Since the practice of barter and trading way back when, people have used goods and services to make money. Over those thousands of years, investment styles have emerged, from those who consider it a casual activity to those who approach it with an unwavering commitment. Personal investing styles vary as much as the people who choose to invest, but you can boil the different types of investors down to three general categories.
These folks don’t assign a high priority to their investments, whether it’s for lack of interest, inexperience, or a combination of both. They have different priorities and pay nominal attention to their 401ks, and are content to let others manage their money for them.
Unless their financial advisors are top-notch, the dabblers aren’t as likely to see high growth or substantial gains from their investments as more active participants will.
The aisles of home improvement stores are filled with DIYers, or you’ll find individuals hunkered over financial newspapers while they scout for their next opportunities. People who trust their own judgment and thought processes can do well as independent investors as long as their decisions are backed up by reliable information and in-depth knowledge.
Those DIYers who buy homes solely to resell them on their own, also known as flippers, must have a solid foundation in home remodeling skills, and if they handle the sale themselves, extensive experience in real estate transactions and law. Because banks have tightened their lending rules, it’s more challenging than ever for flippers to execute the improvements so that they meet building and lending codes.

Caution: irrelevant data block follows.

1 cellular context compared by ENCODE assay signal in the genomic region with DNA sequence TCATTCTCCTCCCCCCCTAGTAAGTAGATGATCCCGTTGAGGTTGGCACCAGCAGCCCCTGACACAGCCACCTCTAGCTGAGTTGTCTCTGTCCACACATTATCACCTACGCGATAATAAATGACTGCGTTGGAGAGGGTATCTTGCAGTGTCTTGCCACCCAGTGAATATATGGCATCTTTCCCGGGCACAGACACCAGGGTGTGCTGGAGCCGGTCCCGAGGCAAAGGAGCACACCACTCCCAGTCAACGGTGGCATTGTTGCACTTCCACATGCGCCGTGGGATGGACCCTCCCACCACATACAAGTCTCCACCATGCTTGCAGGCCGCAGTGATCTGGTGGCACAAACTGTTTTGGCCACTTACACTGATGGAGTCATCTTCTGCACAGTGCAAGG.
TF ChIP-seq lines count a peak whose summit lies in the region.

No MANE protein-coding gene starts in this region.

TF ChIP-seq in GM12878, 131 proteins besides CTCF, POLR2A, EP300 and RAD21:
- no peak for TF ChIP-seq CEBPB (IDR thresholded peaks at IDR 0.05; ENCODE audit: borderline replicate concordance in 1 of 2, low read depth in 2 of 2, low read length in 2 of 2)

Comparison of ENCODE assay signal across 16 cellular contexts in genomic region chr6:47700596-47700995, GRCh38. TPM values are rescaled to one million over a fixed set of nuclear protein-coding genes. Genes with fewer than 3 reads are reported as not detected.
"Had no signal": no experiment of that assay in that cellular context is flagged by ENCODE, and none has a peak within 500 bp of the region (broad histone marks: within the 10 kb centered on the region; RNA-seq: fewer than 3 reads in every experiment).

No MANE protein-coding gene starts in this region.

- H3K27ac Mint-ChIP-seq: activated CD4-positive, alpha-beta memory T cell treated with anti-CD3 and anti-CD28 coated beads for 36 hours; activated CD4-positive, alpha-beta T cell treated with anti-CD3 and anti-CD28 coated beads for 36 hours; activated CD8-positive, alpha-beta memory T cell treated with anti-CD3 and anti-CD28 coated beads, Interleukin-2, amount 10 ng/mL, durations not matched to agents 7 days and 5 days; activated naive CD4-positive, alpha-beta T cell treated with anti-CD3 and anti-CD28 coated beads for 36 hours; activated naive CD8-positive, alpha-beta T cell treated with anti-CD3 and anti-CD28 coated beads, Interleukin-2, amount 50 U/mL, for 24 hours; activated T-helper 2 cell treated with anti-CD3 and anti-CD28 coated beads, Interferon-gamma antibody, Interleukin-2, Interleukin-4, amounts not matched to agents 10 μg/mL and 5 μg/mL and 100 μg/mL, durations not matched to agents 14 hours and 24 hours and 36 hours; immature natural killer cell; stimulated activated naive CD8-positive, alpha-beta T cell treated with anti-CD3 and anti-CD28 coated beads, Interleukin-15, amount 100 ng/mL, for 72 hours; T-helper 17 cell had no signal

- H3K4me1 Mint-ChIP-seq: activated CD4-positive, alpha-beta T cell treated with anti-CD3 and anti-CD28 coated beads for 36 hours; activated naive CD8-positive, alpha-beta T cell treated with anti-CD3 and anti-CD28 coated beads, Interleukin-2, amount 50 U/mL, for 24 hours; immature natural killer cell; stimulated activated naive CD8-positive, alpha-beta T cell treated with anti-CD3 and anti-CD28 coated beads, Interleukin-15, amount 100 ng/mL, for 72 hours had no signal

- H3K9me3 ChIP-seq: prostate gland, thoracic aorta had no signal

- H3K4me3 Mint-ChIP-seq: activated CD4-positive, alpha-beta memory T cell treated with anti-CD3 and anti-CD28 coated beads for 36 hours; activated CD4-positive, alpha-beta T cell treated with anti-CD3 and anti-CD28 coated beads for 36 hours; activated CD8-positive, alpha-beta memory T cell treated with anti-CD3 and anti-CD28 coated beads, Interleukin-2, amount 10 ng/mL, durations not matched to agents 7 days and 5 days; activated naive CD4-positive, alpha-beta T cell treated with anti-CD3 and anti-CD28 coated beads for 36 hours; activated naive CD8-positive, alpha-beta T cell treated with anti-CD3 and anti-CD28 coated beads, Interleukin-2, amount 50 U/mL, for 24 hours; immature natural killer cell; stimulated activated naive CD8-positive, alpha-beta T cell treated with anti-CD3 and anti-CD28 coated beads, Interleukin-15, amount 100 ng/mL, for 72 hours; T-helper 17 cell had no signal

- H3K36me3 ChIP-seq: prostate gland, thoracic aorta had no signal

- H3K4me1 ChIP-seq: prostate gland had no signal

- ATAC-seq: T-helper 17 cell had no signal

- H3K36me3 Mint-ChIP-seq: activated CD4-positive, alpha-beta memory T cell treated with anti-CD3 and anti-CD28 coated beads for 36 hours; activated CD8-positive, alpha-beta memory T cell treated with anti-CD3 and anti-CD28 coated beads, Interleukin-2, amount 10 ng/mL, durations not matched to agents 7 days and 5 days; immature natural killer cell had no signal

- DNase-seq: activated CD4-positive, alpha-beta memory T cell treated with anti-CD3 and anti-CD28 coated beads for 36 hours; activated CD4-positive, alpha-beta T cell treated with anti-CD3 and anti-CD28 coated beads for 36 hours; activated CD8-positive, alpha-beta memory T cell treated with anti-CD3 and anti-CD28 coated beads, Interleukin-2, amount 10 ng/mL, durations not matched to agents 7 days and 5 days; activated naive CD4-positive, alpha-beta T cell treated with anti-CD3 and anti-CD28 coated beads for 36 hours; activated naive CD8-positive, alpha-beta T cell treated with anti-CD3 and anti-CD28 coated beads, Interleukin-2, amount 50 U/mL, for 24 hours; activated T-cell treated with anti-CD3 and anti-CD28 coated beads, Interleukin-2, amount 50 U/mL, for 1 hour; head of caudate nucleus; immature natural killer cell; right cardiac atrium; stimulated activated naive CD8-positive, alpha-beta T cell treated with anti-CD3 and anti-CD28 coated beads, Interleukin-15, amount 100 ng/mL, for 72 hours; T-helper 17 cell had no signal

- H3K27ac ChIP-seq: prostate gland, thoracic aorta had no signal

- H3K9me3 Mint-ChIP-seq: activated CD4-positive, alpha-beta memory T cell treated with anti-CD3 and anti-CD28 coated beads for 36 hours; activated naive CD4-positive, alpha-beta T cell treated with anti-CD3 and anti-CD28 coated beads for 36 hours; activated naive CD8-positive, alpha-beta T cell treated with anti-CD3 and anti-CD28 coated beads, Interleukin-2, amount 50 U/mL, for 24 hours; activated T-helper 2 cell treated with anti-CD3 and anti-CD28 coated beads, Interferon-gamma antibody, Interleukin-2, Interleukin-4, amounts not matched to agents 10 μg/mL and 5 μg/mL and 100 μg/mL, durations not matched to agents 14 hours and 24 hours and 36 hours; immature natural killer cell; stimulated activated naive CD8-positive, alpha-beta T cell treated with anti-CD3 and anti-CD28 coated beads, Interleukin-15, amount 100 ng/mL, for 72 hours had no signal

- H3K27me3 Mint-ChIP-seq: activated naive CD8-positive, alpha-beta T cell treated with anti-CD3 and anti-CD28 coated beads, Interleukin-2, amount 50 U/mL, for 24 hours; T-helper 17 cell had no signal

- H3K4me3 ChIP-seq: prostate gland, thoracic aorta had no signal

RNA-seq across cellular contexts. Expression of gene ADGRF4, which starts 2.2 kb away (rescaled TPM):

The DIYers who trade in the markets have to make the abstract concrete about their investments, which takes as much time and skill as managing building contractors.
Some people have been extremely successful on their own but it’s a path that not everyone can, or should, follow. It’s time-consuming and often risky, whether the investor is pouring concrete or over corporate reports.
Icons like Warren Buffett define professional investors. Whether by talent or training, these types take investing seriously and may make all or most of their income from their activities. They study markets, seek out advice from experts, and know what they don’t know.
This characteristic helps make them successful. They’re secure in their capabilities and competencies, and respect the capabilities of others. In fact, of all the investment types, they’re the most likely to spend money to make it.
In real estate, for example, they might avoid fixer uppers, and use property management companies to handle the details of property selection, acquisition and day-to-day management. They’ll use trusted brokers for their investments, which frees them up for searching for their next best opportunities, and use CPAs and financial experts to manage their portfolios.
Because the pros keep an open mind and rely on the objectivity of others to help them grow their incomes, they are active players in the markets, whether it’s real estate investment, stocks, or money markets.
No matter how you identify yourself as an investor in the past, present, and future, there’s no doubt that working with experts in your chosen area will guide you and help grow your money. And as they say about the lottery in Arizona, you can’t win if you don’t play.
Talk to one of our investment specialists to learn how JWB can help you earn passive income through long term real estate investing.